As a business owner and entrepreneur, you should always be looking for ways of expanding your horizons and growing your business. One of the most obvious ways of doing this is to investigate the possibility of creating a new service and entering a new market. However, just because it’s obvious, it doesn’t mean it is easy.
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In this guide, we’re going to take a look at everything you need to know about branching out into new areas. There is quite a bit to cover, so let’s get down to business right away.
When is the right time to expand into new areas? It differs from business to business, of course, but ultimately it’s important to know when you are ready. If you have a strong sales history, have built up your brand awareness, and have a sense of stability – both operationally and financially – then it could be the right time to dive in. However, bear in mind that there is a reasonable amount of risk involved in this process. It will take time, resources, and a lot of energy – not to mention research. But, with an approach that is disciplined and thoughtful, it’s possible to achieve success.
Make Your Commitment
It’s one thing to consider entering a new market, but unless you make your decision and commit to the idea, it will remain a distant dream. But what should you commit to, and how do you make your decision? As usual, the sensible option is to base your idea on facts. For example, let’s say you run a small medical practice – perhaps your specialty is in physiotherapy. Maybe you notice that a lot of your clients are having problems with their feet as well as their back, joints and muscle pains. You could invest in something like an ultrasound system and hire a qualified podiatrist, developing a capability to offer more of what your customers need. Communicate with your clients well, and they will always reveal areas that could be ripe for exploiting.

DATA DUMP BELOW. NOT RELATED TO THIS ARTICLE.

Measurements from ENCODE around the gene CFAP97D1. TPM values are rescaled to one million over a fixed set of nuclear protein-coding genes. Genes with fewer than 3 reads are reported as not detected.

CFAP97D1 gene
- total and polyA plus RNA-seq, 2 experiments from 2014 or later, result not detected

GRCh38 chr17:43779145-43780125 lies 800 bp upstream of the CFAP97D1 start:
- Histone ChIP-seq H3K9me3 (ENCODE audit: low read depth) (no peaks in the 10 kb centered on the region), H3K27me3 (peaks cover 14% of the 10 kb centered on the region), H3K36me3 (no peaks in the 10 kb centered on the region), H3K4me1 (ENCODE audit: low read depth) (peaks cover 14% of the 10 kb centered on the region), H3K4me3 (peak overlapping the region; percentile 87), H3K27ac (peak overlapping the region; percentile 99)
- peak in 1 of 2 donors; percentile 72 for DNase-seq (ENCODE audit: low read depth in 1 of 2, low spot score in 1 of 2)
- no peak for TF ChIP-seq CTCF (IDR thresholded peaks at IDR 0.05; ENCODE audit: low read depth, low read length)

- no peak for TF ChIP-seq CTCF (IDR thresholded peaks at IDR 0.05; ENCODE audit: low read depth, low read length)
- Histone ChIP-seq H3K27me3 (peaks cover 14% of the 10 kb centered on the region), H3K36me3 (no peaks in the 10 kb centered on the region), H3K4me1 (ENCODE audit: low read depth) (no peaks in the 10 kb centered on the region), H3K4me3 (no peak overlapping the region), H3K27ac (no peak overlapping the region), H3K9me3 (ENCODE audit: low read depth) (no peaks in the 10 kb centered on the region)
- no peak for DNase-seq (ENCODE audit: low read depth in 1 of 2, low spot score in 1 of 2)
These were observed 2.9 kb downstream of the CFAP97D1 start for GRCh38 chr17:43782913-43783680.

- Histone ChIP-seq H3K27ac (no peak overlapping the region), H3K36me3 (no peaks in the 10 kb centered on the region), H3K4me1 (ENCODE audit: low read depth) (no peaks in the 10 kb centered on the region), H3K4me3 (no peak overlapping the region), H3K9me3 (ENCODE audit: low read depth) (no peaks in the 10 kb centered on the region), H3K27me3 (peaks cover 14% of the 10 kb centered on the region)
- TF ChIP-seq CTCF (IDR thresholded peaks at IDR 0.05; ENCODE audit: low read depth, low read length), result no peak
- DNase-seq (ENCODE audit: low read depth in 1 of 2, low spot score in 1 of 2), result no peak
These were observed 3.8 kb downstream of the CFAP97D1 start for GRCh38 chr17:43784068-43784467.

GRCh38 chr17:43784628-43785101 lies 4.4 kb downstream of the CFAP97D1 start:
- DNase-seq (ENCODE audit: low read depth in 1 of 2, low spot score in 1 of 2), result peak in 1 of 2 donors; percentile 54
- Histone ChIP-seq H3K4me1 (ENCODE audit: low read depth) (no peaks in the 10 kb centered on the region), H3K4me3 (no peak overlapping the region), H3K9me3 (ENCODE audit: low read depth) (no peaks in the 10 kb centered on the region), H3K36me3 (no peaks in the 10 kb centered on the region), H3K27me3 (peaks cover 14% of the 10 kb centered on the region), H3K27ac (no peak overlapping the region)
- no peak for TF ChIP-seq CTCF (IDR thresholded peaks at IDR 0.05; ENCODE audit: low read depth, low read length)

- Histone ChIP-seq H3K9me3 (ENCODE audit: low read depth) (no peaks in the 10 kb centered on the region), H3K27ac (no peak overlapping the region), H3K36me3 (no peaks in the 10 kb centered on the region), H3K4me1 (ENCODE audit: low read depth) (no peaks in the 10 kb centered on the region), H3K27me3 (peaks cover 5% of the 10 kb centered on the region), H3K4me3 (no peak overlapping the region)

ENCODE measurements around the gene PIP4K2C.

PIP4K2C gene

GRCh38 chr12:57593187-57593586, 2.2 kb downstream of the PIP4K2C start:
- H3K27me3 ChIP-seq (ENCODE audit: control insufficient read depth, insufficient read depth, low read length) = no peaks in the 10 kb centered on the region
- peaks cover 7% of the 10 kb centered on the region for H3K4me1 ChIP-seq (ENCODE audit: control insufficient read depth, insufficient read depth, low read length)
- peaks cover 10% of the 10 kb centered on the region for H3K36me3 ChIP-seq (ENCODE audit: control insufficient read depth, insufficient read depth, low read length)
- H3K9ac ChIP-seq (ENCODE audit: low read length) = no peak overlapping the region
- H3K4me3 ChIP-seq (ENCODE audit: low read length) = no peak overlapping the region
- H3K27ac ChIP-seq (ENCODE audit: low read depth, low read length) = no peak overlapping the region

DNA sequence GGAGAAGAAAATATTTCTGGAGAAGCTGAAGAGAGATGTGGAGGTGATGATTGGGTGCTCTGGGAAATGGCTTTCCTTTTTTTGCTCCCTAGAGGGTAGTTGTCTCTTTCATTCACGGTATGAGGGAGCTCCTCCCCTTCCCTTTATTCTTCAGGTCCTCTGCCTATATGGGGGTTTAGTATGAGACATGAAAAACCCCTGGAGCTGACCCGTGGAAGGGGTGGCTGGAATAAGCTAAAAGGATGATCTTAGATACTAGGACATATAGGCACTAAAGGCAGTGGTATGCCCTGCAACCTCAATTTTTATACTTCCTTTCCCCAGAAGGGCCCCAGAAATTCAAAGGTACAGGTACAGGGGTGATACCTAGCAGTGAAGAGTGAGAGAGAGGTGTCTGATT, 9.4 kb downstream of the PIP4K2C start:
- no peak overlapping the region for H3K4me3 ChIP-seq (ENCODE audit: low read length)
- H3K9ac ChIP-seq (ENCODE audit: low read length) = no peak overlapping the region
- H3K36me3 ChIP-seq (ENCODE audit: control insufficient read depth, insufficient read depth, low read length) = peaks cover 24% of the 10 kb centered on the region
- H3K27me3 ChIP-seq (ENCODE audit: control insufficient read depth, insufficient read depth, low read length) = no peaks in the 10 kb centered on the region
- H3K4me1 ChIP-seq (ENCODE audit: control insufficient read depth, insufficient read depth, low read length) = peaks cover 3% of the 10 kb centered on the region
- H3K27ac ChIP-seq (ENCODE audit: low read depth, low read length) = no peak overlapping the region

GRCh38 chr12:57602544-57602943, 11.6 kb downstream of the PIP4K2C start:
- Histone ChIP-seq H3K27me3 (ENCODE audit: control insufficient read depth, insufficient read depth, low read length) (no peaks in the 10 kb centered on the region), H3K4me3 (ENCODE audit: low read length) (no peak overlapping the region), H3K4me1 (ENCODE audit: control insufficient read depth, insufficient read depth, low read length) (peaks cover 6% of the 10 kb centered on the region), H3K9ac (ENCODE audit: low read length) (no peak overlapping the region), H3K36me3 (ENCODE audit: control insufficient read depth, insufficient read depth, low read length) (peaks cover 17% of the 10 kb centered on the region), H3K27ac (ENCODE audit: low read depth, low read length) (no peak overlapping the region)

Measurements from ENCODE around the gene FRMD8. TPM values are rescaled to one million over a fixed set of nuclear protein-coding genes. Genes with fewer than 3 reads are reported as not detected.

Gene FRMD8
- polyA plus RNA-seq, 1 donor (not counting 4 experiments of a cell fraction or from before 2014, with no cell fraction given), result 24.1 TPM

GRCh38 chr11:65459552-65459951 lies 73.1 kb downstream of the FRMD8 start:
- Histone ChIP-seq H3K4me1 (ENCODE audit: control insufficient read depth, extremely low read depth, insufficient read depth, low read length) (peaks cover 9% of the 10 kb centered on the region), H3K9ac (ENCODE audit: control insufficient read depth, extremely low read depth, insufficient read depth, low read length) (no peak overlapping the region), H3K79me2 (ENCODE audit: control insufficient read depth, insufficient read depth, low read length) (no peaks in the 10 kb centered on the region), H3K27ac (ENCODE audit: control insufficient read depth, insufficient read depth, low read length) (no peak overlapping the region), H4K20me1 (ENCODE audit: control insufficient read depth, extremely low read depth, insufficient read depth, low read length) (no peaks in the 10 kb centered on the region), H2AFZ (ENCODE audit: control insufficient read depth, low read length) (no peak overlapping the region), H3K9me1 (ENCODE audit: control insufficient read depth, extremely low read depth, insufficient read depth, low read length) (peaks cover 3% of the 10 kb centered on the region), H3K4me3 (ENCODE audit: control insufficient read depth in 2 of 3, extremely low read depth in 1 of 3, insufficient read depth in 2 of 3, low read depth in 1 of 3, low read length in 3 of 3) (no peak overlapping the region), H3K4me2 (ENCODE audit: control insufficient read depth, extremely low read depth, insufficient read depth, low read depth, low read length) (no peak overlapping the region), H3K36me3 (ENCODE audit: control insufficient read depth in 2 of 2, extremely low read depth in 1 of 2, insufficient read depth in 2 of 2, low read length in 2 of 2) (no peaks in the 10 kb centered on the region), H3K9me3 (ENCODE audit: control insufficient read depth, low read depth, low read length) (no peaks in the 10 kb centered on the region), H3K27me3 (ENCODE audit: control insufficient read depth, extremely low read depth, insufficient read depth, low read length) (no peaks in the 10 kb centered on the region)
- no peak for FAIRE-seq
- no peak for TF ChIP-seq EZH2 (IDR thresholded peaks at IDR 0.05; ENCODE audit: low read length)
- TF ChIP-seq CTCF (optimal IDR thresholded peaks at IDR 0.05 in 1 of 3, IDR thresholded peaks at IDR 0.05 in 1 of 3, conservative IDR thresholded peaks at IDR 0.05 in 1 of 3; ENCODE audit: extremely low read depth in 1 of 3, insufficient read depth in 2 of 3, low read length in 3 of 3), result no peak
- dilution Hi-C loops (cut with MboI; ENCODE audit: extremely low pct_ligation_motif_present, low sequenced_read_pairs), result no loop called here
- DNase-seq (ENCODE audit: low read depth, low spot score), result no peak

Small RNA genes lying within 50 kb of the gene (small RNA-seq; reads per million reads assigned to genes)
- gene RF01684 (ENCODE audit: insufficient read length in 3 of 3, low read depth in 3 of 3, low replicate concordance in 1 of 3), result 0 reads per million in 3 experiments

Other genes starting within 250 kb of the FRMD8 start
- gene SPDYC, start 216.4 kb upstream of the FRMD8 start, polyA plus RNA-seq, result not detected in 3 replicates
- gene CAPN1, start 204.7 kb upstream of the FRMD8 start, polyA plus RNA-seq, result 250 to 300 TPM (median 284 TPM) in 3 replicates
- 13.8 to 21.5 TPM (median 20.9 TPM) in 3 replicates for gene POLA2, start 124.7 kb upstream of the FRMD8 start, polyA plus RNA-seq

Assess the Market
Market assessments are crucial if you intend to enter them, of course. But there’s more than one way to skin a rabbit, as they say. If you are looking to move fast, smaller markets are probably the best option, because you will be able to assess customer requirements and current trends a lot quicker than with a large market. The latter will take you some time, and although you will be optimistic and dreaming big about disrupting a large, stable market, the reality is it can be time-consuming and punishing. At this point, it’s also essential to establish a timeframe – what will you achieve by when, and what will you do once you start hitting your targets?
Find Your Entry Point
Moving on from assessing the market, now you will need to find an entry point. If you want to keep your initial investment costs down and maximize your potential future revenue, you will need to study all possibilities. Weigh up the pros and cons before arriving at your decision. Don’t forget, the idea here is to allow for future growth potential – and not just inside the target market, but also in adjoining ones. Look for areas of the industry that are underserved, or where there is a genuinely strong need that is yet to be fulfilled. Scour the competition and ensure that your solution is different and strong enough to challenge the current leaders.
Strategy and Planning
Finally, don’t go into this blind. You will need a strategy and roadmap for all the steps you will be taking in the foreseeable future, which should bring in everything from pricing your product through to marketing and placement. Once you have established your price points, you can then consider your marketing angle. Where will you position this product or new service, and how will you communicate it to the customer? Planning comes next to ensure you turn the theory into practice. This has to be super detailed, including milestones, targets, and market share potential. You need to make all these decisions with critical stakeholders, define new roles and fill all positions, and make sure that everyone understands their responsibilities and owns their processes.
Entering a new market can seem like an impossible challenge when you are starting from scratch. But equally, you already have a head start because you have built up your business from nothing already. With the right foundations in place, you should be able to work out your strategy, execute your plans, and exceed your expectations.